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A novel antibacterial peptide derived from Crocodylus siamensis haemoglobin hydrolysate induces membrane permeabilization causing iron dysregulation, oxidative stress and bacterial death

Lueangsakulthai, J., Jangpromma, N., Temsiripong, T., McKendrick, J. E., Khunkitti, W., Maddocks, S.E. and Klaynongsruang, S. (2017) A novel antibacterial peptide derived from Crocodylus siamensis haemoglobin hydrolysate induces membrane permeabilization causing iron dysregulation, oxidative stress and bacterial death. Journal of Applied Microbiology, 123 (4). pp. 819-831. ISSN 1364-5072

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To link to this item DOI: 10.1111/jam.13539

Abstract/Summary

Aims A novel antibacterial peptide from Crocodylus siamensis haemoglobin hydrolysate (CHH) was characterized for antimicrobial activity. Methods and Results CHHs were hydrolysed for 2 h (2 h-CHH), 4 h (4h-CHH), 6 h (6 h-CHH) and 8 h (8 h-CHH). The 8 h-CHH showed antibacterial activity against Escherichia coli, Staphylococcus aureus, Klebsiella pneumoniae and Pseudomonas aeruginosa at concentrations of 20, 20, 20 and 10 mg ml−1 (w/v) respectively. Fluorescent microscopy revealed that the 8 h-CHH had bactericidal activity against E. coli and P. aeruginosa. β-galactosidase assay supported by RT-qPCR demonstrated that the 8 h-CHH resulted in differential expression of genes involved in iron homeostasis (ftnA and bfd) and oxidative stress (sodA, soxR and oxyR). Siderophore assay indicated that the 8 h-CHH also impaired siderophore production with diminished expression of pvdF. This pattern of gene expression suggests that the 8 h-CHH triggers the release of free ferric ions in the cytoplasm. However, decreased expression of genes associated with the SOS response (recA and lexA) in combination with neutral comet revealed that no DNA damage was caused by 8 h-CHH. Membrane permeabilization assay indicated that 8 h-CHH caused membrane leakage thought to mediate the antibacterial and iron-stress responses observed, due to loss of regulated iron transport. The novel active peptide from 8 h-CHH was determined as QAIIHNEKVQAHGKKVL (QL17), with 41% hydrophobicity and +2 net charge. Conclusions The QAIIHNEKVQAHGKKVL fragment of C. siamensis haemoglobin is antibacterial via a mechanism that likely relies on iron dysregulation and oxidative stress which results in bacterial death. Significance and Impact of the Study We have described for the first time, a novel peptide derived from C. siamensis haemoglobin hydrolysate that has the potential to be developed as a novel antimicrobial peptide.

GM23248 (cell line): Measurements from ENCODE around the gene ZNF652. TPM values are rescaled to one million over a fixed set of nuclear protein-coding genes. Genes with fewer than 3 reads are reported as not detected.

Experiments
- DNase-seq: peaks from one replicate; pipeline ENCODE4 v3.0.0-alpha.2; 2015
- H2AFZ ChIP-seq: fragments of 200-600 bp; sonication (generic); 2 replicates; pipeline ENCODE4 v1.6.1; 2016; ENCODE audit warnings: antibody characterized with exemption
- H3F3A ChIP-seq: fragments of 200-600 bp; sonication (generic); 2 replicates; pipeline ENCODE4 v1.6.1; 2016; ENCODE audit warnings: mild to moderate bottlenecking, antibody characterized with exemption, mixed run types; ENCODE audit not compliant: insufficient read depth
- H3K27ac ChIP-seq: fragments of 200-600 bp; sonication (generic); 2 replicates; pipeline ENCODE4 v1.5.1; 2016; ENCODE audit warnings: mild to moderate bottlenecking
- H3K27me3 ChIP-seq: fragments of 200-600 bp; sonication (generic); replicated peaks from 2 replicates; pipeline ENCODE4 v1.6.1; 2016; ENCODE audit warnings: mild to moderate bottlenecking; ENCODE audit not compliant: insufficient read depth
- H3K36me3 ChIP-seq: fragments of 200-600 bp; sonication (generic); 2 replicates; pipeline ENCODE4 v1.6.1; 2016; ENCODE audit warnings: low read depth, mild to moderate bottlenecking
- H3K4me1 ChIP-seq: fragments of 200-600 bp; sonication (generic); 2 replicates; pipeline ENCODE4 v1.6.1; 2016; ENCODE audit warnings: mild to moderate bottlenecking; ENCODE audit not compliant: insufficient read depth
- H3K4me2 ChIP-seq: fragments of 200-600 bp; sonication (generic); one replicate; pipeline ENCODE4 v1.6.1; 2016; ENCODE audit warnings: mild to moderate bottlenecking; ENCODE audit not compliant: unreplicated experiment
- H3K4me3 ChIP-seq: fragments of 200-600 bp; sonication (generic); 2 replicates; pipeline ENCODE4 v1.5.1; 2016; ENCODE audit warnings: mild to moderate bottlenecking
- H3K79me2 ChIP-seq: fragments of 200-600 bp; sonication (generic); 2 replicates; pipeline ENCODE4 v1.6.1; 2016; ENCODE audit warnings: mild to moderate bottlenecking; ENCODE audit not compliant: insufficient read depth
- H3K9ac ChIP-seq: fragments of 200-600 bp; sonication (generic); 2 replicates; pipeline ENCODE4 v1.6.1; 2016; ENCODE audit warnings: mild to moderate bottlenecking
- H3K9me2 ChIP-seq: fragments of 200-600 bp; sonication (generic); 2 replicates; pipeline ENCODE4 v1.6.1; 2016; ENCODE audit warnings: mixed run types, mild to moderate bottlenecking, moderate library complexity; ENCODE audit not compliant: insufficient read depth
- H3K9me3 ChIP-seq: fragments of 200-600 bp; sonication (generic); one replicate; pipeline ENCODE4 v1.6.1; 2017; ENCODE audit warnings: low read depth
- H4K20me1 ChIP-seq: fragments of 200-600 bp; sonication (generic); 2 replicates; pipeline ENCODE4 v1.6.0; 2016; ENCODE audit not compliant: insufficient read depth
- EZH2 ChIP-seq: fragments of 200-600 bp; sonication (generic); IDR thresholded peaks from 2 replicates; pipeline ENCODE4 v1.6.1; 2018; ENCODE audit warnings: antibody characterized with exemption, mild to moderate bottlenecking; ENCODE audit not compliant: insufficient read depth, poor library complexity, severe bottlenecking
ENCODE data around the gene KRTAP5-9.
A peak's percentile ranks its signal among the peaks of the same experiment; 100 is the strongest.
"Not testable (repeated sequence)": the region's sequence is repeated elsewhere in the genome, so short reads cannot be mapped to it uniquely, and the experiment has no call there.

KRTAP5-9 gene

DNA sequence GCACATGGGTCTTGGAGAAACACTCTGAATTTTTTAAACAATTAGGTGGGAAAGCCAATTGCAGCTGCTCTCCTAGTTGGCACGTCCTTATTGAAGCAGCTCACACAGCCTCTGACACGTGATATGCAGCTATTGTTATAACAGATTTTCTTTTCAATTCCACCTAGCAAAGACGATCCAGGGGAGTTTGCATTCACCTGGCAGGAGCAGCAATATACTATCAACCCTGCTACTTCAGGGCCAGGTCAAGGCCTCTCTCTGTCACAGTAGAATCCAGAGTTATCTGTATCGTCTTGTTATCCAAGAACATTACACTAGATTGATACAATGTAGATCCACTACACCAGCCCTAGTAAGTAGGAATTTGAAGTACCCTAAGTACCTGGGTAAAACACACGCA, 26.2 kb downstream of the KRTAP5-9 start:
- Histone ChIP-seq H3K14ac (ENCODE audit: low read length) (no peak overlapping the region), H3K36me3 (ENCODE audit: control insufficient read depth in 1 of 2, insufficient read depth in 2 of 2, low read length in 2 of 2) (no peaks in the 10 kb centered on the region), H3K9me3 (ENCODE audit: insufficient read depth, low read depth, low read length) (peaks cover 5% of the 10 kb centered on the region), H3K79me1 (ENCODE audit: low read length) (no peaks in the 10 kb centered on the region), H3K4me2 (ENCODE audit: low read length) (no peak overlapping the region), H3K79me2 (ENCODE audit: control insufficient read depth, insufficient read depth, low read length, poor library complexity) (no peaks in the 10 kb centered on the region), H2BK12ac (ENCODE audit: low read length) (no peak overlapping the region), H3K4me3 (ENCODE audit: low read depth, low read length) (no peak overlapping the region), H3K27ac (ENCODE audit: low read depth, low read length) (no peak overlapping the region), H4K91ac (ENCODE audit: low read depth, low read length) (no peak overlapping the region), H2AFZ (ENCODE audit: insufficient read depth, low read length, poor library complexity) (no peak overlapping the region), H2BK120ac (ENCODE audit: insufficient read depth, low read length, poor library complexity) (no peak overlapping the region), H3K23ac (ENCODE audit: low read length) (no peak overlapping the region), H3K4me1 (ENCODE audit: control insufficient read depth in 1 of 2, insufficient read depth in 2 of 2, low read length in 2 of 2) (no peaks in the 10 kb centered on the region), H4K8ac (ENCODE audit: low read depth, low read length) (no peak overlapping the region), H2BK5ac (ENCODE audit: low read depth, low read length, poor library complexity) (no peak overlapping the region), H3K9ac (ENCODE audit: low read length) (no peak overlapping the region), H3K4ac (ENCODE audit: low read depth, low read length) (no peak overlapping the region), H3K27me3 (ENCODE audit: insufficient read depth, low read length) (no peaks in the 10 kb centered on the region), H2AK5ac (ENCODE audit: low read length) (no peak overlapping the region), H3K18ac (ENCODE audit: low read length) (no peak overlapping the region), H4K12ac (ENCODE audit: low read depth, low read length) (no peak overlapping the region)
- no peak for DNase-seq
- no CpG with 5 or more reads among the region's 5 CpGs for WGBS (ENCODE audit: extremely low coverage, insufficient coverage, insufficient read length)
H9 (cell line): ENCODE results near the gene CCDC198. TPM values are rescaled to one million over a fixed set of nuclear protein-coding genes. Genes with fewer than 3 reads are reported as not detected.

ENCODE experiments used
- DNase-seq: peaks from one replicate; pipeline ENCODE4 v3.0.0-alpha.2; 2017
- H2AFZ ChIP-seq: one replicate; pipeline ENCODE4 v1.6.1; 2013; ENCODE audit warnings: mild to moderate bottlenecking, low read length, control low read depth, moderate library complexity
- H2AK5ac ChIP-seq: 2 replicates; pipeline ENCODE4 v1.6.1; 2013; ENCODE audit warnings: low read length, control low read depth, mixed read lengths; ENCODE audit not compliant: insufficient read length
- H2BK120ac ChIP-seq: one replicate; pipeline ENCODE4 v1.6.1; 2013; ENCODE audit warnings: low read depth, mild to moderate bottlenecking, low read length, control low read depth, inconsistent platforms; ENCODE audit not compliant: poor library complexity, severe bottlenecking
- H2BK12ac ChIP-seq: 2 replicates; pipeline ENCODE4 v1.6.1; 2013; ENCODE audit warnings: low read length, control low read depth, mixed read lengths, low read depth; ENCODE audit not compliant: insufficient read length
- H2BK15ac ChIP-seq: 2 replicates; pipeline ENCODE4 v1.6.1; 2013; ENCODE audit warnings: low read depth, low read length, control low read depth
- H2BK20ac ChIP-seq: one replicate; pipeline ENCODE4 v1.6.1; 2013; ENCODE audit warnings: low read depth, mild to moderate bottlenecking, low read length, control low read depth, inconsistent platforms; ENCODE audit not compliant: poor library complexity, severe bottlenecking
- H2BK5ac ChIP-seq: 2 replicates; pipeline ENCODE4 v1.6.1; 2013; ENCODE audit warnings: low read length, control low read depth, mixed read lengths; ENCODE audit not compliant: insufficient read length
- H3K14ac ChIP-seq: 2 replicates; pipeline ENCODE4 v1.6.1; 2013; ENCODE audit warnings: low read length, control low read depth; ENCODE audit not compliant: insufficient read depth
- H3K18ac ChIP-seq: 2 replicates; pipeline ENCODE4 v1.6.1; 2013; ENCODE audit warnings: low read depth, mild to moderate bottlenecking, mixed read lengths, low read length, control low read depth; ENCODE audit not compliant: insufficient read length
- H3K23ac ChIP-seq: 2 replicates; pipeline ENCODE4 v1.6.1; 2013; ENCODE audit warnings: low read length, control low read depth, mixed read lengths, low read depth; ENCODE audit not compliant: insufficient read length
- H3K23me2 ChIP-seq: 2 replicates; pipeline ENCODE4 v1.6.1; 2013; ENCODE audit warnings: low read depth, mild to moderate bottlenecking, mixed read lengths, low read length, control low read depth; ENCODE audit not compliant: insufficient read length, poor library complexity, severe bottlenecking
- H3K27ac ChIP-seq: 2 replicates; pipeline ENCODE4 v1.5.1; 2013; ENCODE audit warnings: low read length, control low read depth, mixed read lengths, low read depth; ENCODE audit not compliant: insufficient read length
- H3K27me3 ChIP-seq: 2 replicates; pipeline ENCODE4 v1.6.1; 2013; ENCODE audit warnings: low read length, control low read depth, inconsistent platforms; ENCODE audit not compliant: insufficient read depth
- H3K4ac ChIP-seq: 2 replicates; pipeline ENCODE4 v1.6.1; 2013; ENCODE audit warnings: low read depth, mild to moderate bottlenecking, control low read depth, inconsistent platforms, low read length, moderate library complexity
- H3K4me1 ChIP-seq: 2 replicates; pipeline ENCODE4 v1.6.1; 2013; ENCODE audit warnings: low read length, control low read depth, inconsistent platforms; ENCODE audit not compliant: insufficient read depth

Item Type:Article
Refereed:Yes
Divisions:Faculty of Life Sciences > School of Chemistry, Food and Pharmacy > Department of Chemistry
Interdisciplinary centres and themes > Chemical Analysis Facility (CAF) > Mass Spectrometry (CAF)
ID Code:72721
Publisher:Wiley

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